Students don’t learn “simply because their teacher gives a lecture or assigns reading, writes sociologist David Cohen. “Most need explanation, demonstration and opportunities to apply what they are learning. They need help trying out and revising their formulations, chances to try again, and opportunities to apply what they learn in new situations.” That’s the nub of Alina’s classroom philosophy. (p. 27)

This kind of back-and-forth between what goes on in the classroom and the theories that underlie activities and approaches makes for easy reading, as do the author’s own judgments, and the liberal use of direct quotes enlivens the book through the final chapter, where Kirp talks about “what Union City can teach America.”

During the time that he spent on site, the author developed close relationships with one third-grade class at Washington Elementary, whose progress he followed from their first day at school through the state tests (New Jersey ASK) in May and the final celebratory school assembly in June. Along the way he also got to look at the workings of the elementary school, the school system, the new $180 million high school, and the politics of Union City and the state. Each venue offers an opportunity to address complex issues, such as the impact of standardized testing on students and teachers; the difficulty of implementing lasting educational reform; the importance of preschooling to individuals and to a school system; the interplay of politics and education; the precariousness of progress.

There is no doubt about the success of the Union City school system, and Kirp is able to explain its improbable results: dedicated staff—teachers, aides, and administrators—who come from the community, understand the needs of their students, and know or are willing to learn the best ways to develop their students; a homogenous Latino population with a high level of trust and community connectedness; a strong mayor whose commitment to the city includes funding for schools. What makes it work, as shown by test results and graduation rates as well as the growth of individuals, is a system-wide effort to go forward and to maintain that momentum. It helps that Union City can spend $18,000 per student and use that money for universal preschool, smaller classes, bilingual education, and technology, but “money does not assure good outcomes” (p. 203). And while Kirp admires teachers like Alina Bossbaly, principals like Les Hanna and John Bennetti, and administrators like Sandy Sanger and Silvia Abbato, his praise is for the culture of the organization: “the system is the star” (Malcolm Gladwell quote, p. 89).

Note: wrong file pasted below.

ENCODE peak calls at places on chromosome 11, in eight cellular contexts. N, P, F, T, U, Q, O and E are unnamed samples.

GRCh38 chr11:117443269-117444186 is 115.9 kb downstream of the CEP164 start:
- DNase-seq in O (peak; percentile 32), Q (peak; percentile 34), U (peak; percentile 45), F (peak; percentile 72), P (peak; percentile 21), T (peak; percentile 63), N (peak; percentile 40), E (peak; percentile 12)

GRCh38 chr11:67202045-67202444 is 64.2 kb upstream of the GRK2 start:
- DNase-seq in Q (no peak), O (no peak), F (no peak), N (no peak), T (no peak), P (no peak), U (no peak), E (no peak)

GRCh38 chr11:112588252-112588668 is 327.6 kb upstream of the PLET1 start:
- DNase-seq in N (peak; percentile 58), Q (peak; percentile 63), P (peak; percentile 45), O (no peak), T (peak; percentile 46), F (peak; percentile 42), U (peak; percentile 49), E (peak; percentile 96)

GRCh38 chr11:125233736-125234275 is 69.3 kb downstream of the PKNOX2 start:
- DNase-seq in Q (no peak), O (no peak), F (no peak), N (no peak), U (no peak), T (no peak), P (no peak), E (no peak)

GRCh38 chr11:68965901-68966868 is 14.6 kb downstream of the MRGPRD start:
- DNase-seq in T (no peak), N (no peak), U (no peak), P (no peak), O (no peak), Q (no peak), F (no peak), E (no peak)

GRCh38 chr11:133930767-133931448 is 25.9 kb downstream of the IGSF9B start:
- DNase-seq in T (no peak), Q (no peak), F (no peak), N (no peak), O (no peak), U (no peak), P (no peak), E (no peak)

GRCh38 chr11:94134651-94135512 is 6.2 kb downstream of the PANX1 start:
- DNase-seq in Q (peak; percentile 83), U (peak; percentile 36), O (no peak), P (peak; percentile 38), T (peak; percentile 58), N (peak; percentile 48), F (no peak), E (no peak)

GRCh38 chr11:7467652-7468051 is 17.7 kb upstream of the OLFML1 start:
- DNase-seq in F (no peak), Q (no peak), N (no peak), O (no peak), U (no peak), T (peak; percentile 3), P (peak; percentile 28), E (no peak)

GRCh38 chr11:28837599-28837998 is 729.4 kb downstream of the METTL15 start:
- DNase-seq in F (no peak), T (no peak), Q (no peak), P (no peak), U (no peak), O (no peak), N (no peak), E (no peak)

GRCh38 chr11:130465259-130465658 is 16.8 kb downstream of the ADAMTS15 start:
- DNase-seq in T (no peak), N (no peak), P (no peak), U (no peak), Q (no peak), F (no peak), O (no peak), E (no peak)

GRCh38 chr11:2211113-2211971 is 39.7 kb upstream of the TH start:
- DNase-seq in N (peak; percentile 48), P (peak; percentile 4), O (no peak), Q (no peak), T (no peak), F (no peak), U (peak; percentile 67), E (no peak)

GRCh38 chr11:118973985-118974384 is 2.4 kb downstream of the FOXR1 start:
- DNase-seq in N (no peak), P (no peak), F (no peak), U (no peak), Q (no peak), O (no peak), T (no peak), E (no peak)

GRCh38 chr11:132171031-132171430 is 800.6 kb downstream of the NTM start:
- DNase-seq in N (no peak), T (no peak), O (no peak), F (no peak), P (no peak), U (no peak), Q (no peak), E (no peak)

In his concluding chapter, Kirp cites other improbably successful school systems (Montgomery County, Maryland; Sanger, California; Aldine, Texas) and draws up a list of core principles for effectiveness (p. 209):

  • Put the needs of students at the center of decision-making.
  • Invest in quality preschool.
  • Develop a rigorous, consistent, and integrated curriculum
  • Use data extensively to diagnose problems and to pinpoint solutions.
  • Build a culture of high expectations, respect, and positiveness.
  • Embrace stability and avoid political drama.
  • Continuously improve—plan, do, and review—to turn a system of schools into a school system.

Kirp is equally explicit about what does not work, taking to task Joe Clark, Michelle Rhee, and Joel Klein not only for their rigid, disciplinary approaches, but also for the efficacy of their results, calling into question whether their aggressive and confrontational initiatives led to improvements.

The messages that Kirp brings home are that when it comes to public education, change is incremental, meaningful reform is hard to implement, progress can be undermined, and securing gains is a constant task. But “extraordinary feats can be accomplished in a deceptively ordinary school district such as Union City, New Jersey” (p. 217). The journey from ABCs to BA is a long one, but in documenting the success of the Union City school system, Improbable Scholars conveys a message of hope.


(c) 2013 Wayne Ishikawa, Associate Editor, Continuing Higher Education Review, Harvard University, Cambridge, MA

This article was originally published in the 2013 edition of the Continuing Higher Education Review.